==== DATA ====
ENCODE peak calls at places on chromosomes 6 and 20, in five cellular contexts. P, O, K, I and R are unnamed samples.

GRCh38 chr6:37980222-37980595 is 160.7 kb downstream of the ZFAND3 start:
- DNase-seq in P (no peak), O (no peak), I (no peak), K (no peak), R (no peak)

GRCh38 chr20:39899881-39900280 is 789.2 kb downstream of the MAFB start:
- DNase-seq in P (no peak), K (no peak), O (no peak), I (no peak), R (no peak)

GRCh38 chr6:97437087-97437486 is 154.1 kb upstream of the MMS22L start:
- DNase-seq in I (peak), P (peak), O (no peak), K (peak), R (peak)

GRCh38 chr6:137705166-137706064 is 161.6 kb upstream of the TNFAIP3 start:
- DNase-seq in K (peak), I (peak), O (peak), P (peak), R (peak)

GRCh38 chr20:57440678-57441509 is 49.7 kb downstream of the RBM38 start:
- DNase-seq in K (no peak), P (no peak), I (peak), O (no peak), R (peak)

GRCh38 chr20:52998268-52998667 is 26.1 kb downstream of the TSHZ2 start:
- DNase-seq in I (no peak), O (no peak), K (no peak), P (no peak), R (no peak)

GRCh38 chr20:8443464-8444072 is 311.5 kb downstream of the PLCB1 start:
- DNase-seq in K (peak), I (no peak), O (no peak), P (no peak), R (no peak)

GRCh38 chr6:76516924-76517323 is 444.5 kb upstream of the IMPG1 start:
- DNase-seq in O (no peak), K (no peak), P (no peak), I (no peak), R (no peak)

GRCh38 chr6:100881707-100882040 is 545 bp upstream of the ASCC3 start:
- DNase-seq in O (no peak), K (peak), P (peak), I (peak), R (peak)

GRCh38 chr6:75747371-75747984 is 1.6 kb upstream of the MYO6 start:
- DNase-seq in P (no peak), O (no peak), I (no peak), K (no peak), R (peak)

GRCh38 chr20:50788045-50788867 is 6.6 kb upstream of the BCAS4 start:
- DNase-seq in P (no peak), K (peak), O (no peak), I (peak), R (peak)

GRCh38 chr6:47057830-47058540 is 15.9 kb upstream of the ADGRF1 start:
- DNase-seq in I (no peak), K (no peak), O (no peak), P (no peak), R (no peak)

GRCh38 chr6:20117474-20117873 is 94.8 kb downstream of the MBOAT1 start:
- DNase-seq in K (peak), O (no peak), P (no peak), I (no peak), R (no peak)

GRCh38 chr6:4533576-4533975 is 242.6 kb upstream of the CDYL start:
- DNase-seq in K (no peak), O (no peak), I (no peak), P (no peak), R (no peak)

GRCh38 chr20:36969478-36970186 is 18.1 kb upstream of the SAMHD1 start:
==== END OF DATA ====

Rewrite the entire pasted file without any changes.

ENCODE peak calls at places on chromosomes 6 and 20, in five cellular contexts. P, O, K, I and R are unnamed samples.

GRCh38 chr6:37980222-37980595 is 160.7 kb downstream of the ZFAND3 start:
- DNase-seq in P (no peak), O (no peak), I (no peak), K (no peak), R (no peak)

GRCh38 chr20:39899881-39900280 is 789.2 kb downstream of the MAFB start:
- DNase-seq in P (no peak), K (no peak), O (no peak), I (no peak), R (no peak)

GRCh38 chr6:97437087-97437486 is 154.1 kb upstream of the MMS22L start:
- DNase-seq in I (peak), P (peak), O (no peak), K (peak), R (peak)

GRCh38 chr6:137705166-137706064 is 161.6 kb upstream of the TNFAIP3 start:
- DNase-seq in K (peak), I (peak), O (peak), P (peak), R (peak)

GRCh38 chr20:57440678-57441509 is 49.7 kb downstream of the RBM38 start:
- DNase-seq in K (no peak), P (no peak), I (peak), O (no peak), R (peak)

GRCh38 chr20:52998268-52998667 is 26.1 kb downstream of the TSHZ2 start:
- DNase-seq in I (no peak), O (no peak), K (no peak), P (no peak), R (no peak)

GRCh38 chr20:8443464-8444072 is 311.5 kb downstream of the PLCB1 start:
- DNase-seq in K (peak), I (no peak), O (no peak), P (no peak), R (no peak)

GRCh38 chr6:76516924-76517323 is 444.5 kb upstream of the IMPG1 start:
- DNase-seq in O (no peak), K (no peak), P (no peak), I (no peak), R (no peak)

GRCh38 chr6:100881707-100882040 is 545 bp upstream of the ASCC3 start:
- DNase-seq in O (no peak), K (peak), P (peak), I (peak), R (peak)

GRCh38 chr6:75747371-75747984 is 1.6 kb upstream of the MYO6 start:
- DNase-seq in P (no peak), O (no peak), I (no peak), K (no peak), R (peak)

GRCh38 chr20:50788045-50788867 is 6.6 kb upstream of the BCAS4 start:
- DNase-seq in P (no peak), K (peak), O (no peak), I (peak), R (peak)

GRCh38 chr6:47057830-47058540 is 15.9 kb upstream of the ADGRF1 start:
- DNase-seq in I (no peak), K (no peak), O (no peak), P (no peak), R (no peak)

GRCh38 chr6:20117474-20117873 is 94.8 kb downstream of the MBOAT1 start:
- DNase-seq in K (peak), O (no peak), P (no peak), I (no peak), R (no peak)

GRCh38 chr6:4533576-4533975 is 242.6 kb upstream of the CDYL start:
- DNase-seq in K (no peak), O (no peak), I (no peak), P (no peak), R (no peak)

GRCh38 chr20:36969478-36970186 is 18.1 kb upstream of the SAMHD1 start: